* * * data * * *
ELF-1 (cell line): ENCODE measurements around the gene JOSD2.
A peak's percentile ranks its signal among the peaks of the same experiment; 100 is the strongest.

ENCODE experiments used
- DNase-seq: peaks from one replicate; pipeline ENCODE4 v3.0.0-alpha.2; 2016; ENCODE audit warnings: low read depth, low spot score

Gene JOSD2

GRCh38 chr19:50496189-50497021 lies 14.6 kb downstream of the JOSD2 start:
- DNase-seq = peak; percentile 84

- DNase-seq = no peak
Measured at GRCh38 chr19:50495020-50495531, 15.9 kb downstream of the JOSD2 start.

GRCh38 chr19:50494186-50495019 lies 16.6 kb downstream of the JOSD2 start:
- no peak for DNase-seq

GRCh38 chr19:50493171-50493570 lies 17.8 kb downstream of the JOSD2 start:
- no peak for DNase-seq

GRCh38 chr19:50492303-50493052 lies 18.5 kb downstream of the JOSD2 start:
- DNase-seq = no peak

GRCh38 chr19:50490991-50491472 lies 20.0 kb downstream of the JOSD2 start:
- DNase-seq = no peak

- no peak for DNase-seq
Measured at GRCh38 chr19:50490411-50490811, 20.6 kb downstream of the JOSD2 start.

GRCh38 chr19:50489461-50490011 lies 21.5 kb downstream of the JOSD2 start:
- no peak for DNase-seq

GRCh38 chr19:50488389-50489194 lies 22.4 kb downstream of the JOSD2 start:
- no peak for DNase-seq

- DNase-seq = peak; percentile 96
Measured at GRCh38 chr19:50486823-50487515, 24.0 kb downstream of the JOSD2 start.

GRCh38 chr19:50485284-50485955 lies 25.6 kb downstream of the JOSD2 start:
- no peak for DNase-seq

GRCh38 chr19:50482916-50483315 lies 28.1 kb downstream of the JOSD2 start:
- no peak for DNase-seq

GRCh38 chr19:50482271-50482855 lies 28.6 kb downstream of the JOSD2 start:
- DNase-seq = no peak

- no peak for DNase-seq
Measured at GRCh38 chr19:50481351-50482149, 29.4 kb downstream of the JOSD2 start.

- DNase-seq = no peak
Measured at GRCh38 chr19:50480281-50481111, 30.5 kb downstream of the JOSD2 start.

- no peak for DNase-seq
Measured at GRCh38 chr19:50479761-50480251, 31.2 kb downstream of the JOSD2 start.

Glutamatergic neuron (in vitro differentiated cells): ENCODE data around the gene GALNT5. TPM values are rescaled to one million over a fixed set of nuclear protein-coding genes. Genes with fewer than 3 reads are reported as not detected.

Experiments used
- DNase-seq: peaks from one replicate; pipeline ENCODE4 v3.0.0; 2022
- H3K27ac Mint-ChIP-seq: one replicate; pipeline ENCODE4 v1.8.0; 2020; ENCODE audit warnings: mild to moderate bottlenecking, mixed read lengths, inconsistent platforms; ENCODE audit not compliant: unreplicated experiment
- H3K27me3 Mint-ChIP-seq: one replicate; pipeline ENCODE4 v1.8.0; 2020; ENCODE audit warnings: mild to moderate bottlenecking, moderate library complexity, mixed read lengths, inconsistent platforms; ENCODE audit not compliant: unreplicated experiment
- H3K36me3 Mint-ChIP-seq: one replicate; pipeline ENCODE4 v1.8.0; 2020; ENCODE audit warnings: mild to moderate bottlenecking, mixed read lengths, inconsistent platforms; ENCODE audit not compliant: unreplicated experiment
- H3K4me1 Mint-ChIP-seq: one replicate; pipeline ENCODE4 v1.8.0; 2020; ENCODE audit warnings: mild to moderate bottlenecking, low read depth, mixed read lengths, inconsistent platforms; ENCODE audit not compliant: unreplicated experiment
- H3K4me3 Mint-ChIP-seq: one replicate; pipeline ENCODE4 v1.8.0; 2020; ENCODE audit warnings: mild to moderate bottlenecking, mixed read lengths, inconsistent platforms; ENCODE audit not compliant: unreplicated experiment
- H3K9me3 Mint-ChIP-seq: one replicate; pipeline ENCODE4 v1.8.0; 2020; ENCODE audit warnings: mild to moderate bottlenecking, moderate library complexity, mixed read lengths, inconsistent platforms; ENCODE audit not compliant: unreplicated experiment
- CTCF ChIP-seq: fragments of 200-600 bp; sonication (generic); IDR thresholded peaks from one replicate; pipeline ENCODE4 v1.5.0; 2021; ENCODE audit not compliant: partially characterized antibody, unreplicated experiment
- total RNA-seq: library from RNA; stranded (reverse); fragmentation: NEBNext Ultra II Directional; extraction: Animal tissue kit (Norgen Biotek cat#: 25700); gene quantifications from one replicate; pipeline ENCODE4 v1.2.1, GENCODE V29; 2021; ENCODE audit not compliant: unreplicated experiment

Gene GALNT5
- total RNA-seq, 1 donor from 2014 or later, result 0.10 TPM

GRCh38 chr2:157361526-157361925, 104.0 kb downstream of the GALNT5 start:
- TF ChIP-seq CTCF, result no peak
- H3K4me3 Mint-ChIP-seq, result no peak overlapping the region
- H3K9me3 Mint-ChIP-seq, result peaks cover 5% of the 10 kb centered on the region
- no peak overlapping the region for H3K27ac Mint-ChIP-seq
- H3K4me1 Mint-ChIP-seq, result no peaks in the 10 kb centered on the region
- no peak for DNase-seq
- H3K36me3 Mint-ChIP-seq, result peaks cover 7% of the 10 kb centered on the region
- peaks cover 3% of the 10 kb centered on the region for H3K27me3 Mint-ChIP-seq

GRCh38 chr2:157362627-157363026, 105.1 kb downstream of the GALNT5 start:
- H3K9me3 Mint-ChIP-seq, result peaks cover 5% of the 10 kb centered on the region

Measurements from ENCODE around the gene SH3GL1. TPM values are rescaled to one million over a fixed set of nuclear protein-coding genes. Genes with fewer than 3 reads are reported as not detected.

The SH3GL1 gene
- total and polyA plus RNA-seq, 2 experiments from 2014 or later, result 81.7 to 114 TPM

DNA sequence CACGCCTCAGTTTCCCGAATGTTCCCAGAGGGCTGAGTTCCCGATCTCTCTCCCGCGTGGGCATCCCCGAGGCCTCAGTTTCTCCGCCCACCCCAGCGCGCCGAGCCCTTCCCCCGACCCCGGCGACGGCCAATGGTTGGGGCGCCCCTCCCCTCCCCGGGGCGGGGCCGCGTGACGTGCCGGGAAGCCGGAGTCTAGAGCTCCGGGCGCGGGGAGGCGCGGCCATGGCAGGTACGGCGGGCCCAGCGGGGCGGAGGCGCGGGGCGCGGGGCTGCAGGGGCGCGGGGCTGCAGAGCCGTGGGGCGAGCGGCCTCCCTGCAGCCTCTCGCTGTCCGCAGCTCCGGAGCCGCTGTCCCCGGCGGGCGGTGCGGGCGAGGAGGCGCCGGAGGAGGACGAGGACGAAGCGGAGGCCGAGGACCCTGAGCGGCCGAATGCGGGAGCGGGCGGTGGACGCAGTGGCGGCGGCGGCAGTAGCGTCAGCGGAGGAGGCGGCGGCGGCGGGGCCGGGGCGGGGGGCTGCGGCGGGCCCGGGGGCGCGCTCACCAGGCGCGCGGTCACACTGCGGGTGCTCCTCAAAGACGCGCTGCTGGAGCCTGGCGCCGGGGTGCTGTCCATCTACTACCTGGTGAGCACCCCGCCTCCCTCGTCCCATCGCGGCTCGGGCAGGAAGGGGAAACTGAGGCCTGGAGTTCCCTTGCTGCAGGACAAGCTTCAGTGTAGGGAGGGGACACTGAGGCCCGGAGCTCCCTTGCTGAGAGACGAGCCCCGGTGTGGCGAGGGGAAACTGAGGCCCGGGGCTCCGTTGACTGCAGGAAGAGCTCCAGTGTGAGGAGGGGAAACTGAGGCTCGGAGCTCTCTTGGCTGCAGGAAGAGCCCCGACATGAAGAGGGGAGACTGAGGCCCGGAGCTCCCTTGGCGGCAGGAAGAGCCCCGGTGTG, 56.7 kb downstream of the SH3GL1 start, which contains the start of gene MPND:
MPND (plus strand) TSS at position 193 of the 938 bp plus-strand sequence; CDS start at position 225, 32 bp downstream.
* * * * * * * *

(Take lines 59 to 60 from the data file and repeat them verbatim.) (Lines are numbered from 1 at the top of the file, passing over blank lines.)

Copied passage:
- peaks cover 3% of the 10 kb centered on the region for H3K27me3 Mint-ChIP-seq

GRCh38 chr2:157362627-157363026, 105.1 kb downstream of the GALNT5 start: